Chef Kristen Kish

Kristen Kish discovered her love for cooking at a young age, a passion that was further cultivated as she attended Le Cordon Bleu at her mother’s suggestion. Since graduating in 2006, Kish has worked in many restaurants before joining the Stir team in 2011. She draws inspiration and fulfillment from the energy and the camaraderie of the industry, and most recently has won critical acclaim for her success on Bravo’s Top Chef Season Ten: Seattle, becoming the second woman to win the coveted title of Top Chef. She is currently the Chef de Cuisine of Boston’s only Relais & Chateaux property and Chef Barbara Lynch’s newest restaurant, Menton.

What made you want to be a chef?
It all started when I was 5 years old, when I would watch “Great Chefs in the World,” a cooking show on the Discovery Channel. It had all of the European chefs and it was being dubbed over into English. Seeing that at such a young age sparked my interest.

What the most important aspect of cooking to you?
It is all about the passion and the drive. A really great dining experience requires more from a chef then textbook execution. You have to cook with your heart in order to make your guests feel the soul of your cooking. You can be a great cook and a great chef, but if you don’t have the passion then it is not going to translate to the guests.

What inspires you to cook and create new recipes?
I get my inspiration from everywhere, and admittedly mostly from places that aren’t food related. I love going to museums, because art really inspires me. When I look at cookbooks, I tend to like the ones that are super artistic- more art books than cookbooks. I don’t necessarily read recipes even if I look up how to do something, because I like to make up my own flavor profiles. What I find when I read recipes is that it becomes implanted in my brain. If you were to ask me that question when I was much younger as a chef, I would have tried to find things in the world that forced me to come up with something, rather than it just letting it come to me.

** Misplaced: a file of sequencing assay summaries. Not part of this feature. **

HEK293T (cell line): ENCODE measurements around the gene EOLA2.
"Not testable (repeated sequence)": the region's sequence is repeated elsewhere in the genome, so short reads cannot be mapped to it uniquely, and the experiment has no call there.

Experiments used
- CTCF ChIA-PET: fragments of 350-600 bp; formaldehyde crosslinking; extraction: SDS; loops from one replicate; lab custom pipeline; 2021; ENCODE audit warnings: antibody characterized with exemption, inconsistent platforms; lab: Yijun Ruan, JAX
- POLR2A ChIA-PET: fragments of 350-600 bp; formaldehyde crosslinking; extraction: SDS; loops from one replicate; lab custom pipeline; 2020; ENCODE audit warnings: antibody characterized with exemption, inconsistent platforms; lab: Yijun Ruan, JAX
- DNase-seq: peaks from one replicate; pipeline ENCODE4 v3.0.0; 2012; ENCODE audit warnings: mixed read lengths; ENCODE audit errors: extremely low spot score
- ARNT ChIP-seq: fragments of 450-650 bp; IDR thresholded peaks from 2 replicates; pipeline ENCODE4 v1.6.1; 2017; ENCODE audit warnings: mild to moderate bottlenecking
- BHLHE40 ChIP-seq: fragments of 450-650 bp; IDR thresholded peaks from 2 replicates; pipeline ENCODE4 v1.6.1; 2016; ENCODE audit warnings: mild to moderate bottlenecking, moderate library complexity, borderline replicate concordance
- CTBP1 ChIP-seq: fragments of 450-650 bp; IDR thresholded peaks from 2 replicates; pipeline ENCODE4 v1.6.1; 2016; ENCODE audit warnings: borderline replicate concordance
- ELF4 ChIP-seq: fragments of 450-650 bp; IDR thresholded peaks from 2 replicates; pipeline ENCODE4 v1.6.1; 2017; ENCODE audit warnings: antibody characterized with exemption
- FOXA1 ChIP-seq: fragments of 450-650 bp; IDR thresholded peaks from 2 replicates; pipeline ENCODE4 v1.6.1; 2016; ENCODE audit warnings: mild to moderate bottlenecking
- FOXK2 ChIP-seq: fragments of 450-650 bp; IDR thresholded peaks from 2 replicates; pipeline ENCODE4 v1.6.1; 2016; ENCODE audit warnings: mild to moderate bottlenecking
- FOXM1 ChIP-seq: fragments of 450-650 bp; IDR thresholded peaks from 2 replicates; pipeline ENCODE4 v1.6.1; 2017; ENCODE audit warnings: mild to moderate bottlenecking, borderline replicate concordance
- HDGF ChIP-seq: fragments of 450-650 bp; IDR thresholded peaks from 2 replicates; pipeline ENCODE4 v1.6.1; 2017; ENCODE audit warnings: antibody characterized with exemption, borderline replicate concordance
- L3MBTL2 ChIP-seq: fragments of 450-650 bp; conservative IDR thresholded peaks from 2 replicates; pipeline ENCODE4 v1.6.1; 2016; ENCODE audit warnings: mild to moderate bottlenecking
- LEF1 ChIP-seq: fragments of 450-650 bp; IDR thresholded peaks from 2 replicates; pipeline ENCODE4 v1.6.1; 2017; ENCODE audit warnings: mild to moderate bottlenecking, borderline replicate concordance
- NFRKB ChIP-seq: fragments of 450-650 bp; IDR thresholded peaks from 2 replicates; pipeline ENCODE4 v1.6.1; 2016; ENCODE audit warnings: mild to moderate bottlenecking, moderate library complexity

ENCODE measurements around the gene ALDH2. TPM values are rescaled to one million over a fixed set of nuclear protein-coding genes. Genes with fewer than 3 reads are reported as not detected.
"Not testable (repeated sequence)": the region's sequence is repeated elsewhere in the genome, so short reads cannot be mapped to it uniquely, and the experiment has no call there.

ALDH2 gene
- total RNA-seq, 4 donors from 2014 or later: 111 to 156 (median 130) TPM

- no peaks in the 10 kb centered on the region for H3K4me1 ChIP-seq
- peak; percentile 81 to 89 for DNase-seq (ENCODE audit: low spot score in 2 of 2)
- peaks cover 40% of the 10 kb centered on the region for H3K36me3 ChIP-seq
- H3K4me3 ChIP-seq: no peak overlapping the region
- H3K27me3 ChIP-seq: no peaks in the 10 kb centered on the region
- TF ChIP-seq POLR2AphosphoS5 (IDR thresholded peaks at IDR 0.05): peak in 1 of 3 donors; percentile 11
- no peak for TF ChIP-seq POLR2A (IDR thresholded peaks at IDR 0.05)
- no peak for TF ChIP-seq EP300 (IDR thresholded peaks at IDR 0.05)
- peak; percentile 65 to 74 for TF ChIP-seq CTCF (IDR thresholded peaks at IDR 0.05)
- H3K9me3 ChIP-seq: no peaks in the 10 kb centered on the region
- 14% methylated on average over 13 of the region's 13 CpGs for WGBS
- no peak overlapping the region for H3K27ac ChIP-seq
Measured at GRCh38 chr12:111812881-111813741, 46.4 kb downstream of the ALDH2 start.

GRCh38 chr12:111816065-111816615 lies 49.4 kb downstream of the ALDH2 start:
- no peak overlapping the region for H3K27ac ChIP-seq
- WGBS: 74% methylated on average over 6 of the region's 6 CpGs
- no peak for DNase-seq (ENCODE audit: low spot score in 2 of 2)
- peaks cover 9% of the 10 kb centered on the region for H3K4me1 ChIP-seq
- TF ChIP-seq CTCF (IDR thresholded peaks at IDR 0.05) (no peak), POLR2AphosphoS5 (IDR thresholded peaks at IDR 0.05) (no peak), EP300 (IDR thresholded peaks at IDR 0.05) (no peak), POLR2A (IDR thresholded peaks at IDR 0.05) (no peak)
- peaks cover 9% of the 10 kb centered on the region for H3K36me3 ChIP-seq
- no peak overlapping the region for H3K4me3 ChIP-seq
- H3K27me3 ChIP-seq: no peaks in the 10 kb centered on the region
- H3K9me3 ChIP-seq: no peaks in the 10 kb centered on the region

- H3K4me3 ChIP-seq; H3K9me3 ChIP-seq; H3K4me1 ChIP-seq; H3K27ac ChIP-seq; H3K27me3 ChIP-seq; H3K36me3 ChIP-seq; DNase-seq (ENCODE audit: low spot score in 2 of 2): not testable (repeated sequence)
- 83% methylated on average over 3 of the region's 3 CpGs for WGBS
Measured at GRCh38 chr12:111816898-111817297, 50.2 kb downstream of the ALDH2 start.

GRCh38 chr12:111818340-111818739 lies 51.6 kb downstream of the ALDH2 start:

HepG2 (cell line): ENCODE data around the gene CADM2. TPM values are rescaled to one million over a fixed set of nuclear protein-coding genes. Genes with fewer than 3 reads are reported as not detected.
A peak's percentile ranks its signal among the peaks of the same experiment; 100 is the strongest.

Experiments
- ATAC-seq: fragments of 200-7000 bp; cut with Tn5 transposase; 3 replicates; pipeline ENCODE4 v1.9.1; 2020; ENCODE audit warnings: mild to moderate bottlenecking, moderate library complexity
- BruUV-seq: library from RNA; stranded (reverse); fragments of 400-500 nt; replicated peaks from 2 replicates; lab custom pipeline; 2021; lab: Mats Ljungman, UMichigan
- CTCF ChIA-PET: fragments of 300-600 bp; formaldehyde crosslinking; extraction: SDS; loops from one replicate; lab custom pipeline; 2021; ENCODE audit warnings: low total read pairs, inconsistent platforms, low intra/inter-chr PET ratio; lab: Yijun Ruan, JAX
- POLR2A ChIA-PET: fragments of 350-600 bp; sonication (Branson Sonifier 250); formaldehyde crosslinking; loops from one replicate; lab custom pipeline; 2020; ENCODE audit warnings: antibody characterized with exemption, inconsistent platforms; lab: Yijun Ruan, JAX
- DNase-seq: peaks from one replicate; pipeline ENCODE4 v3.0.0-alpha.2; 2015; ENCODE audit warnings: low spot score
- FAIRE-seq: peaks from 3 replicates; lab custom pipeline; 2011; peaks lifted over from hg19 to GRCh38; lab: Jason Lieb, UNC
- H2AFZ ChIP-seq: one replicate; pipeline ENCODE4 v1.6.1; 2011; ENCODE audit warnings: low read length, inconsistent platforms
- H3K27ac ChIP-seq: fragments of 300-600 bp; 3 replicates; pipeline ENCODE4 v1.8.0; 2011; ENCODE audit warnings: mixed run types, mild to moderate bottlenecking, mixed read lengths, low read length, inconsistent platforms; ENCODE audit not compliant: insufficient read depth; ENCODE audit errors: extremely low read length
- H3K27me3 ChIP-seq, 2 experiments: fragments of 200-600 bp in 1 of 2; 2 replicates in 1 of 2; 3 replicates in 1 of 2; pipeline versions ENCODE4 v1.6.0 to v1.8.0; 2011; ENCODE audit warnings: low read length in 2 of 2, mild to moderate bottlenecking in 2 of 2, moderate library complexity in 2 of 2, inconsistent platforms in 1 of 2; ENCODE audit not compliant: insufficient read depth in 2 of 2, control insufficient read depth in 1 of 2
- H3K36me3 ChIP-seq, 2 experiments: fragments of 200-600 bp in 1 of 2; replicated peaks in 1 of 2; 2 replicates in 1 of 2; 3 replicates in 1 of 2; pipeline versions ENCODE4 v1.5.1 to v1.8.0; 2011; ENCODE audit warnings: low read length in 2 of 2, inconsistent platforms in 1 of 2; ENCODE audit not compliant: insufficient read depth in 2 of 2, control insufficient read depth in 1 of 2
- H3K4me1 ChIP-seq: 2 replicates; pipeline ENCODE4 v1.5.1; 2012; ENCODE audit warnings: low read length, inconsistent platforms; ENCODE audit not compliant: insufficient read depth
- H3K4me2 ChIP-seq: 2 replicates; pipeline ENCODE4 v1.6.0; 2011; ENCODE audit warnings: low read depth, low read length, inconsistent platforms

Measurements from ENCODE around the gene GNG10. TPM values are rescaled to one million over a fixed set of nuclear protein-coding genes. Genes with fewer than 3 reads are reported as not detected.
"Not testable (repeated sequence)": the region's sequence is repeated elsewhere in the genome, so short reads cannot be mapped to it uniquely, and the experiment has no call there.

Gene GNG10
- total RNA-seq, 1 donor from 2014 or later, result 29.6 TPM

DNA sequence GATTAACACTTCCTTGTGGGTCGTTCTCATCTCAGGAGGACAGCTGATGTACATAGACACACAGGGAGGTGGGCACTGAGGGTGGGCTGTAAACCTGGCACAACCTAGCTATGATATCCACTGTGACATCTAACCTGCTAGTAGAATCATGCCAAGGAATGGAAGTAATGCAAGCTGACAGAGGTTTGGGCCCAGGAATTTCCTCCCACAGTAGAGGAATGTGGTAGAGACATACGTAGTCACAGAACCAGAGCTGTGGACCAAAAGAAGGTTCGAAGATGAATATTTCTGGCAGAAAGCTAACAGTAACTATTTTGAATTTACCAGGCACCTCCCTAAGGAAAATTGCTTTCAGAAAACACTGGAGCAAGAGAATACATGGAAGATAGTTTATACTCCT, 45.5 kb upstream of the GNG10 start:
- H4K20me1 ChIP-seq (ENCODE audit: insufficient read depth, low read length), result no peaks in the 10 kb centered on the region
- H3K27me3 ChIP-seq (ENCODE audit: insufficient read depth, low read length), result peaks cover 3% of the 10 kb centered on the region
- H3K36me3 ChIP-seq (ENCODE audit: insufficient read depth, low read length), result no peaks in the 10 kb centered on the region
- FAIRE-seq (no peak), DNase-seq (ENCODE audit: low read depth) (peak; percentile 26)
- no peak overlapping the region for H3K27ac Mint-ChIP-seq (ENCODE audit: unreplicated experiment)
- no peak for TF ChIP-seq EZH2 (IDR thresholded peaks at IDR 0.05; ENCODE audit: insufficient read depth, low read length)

What was a life changing epiphany that you had during your career?
When I was younger I tried to be the chefs that I saw and thought were successful, but that doesn’t work. I was young and trying to make a name for myself. I was trying to make their style of food or personality, but I quickly realized that it wasn’t going to get me anywhere. At that point I started over, I took a job on the line as a cook and I took that time to figure out who I was as a chef and what my style of cooking would be. No one else’s successes can be your’s, because you have to find your own way to discover what you want to be.

Do you have any advice for chefs who are thinking about buying their first Japanese knives?
My whole recommendation would be to just go in and hold the knife. My favorite knife isn’t necessarily going to be perfect for them. Everybody at Korin is really knowledgeable and can find the right fit of you based on what kind of cutting you are going to do and how much are you going to be using it. I couldn’t tell somebody what knife they should buy. They need to go in to touch them, use them, and see them to see what fits their particular style.

I have many many knives, but the knives I use daily are the Togiharu chef and Misono petty. One of these days I will buy one of those stunning Nenox knives, but I could never cut anything with them because they are too beautiful. That would be something that sits on a shelf for me, so I can look at. There is something about a beautiful knife that inspires you to cook as well.